Precipitation slows fire season in the Northwest

precipitation last 72 hours United States

Precipitation in the northwest one-quarter of the United States received over the last 72 hours will slow if not end the wildland fire season in some areas. The map shows precipitation detected by weather radar, which means there are gaps in areas with poor radar coverage.

According to the data, many areas received more than half an inch which will definitely have an effect lasting more than a few days.

You might notice that the rainfall in southeast Texas is completely off the chart, showing more than 15 inches. As this is written Thursday afternoon the Houston area is in the middle of the fifth 500+ year rainstorm in the last five years.

What has the weather been like in your area over the last week?

The maps below show the precipitation and  temperature outlooks for September 25 through 29.

temperature outlook 6-10 days precipitation outlook 6-10 days

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Author: Bill Gabbert

After working full time in wildland fire for 33 years, he continues to learn, and strives to be a Student of Fire.

3 thoughts on “Precipitation slows fire season in the Northwest”

  1. I’m an hour N of San Francisco, been inspecting PG&E lines for tree clearance for over a year since their enhanced vegetation management program started.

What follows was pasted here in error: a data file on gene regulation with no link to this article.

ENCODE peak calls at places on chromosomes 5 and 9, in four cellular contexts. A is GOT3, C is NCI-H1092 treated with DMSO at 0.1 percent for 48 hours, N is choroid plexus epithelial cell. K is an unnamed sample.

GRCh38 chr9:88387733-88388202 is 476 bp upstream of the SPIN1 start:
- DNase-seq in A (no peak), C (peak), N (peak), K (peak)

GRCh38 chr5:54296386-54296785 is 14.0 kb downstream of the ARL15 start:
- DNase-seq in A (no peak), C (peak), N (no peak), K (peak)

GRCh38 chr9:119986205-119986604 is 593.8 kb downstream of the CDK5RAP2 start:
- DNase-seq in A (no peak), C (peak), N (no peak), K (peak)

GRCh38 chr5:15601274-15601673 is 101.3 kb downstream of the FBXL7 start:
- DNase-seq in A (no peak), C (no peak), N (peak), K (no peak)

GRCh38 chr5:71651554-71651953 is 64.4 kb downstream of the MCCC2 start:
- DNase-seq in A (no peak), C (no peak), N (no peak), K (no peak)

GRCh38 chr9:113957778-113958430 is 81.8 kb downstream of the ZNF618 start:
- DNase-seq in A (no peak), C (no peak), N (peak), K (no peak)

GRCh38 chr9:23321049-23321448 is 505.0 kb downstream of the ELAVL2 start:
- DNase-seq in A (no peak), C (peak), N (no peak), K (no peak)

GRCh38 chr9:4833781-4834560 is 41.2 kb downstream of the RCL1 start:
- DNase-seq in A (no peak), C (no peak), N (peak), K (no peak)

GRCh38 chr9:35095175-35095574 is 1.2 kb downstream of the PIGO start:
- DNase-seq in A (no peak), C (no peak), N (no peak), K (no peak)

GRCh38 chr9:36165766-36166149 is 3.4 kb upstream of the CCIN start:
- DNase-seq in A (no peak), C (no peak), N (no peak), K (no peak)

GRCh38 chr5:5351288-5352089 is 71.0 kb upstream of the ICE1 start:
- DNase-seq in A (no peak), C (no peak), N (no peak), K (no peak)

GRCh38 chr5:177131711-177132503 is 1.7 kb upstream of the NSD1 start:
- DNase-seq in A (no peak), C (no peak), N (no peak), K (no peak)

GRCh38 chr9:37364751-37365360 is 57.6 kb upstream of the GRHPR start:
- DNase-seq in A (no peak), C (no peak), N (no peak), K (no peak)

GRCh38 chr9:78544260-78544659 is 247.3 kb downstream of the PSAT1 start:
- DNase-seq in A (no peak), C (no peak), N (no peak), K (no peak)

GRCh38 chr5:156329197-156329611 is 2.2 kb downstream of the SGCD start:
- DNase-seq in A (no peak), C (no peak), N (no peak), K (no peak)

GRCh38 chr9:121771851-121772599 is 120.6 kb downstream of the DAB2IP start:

The little bit of rain was *most* welcome.

    Noticed the wet ground Monday morning and thought it a novelty. Woke to the sound of real rain on my roof Wednesday and it was delightful. Not enough to end fire season but highly unusual and a welcome relief for a few days.

    I always enjoy your posts.

  2. Very dry in central Georgia with KBDI’s above 700 and no real rain in sight. Some are saying it’s starting to look like 2016 did in the southeast.

    1. I’m definitely seeing the similarities of 2016 here in wnc, kbdi is mid 600s and climbing. 1000 hrs are dropping and ERC’s are trending up. We’ll see how it looks once we get leaf fall, but barring a good rain event, it could be a busy fall again.


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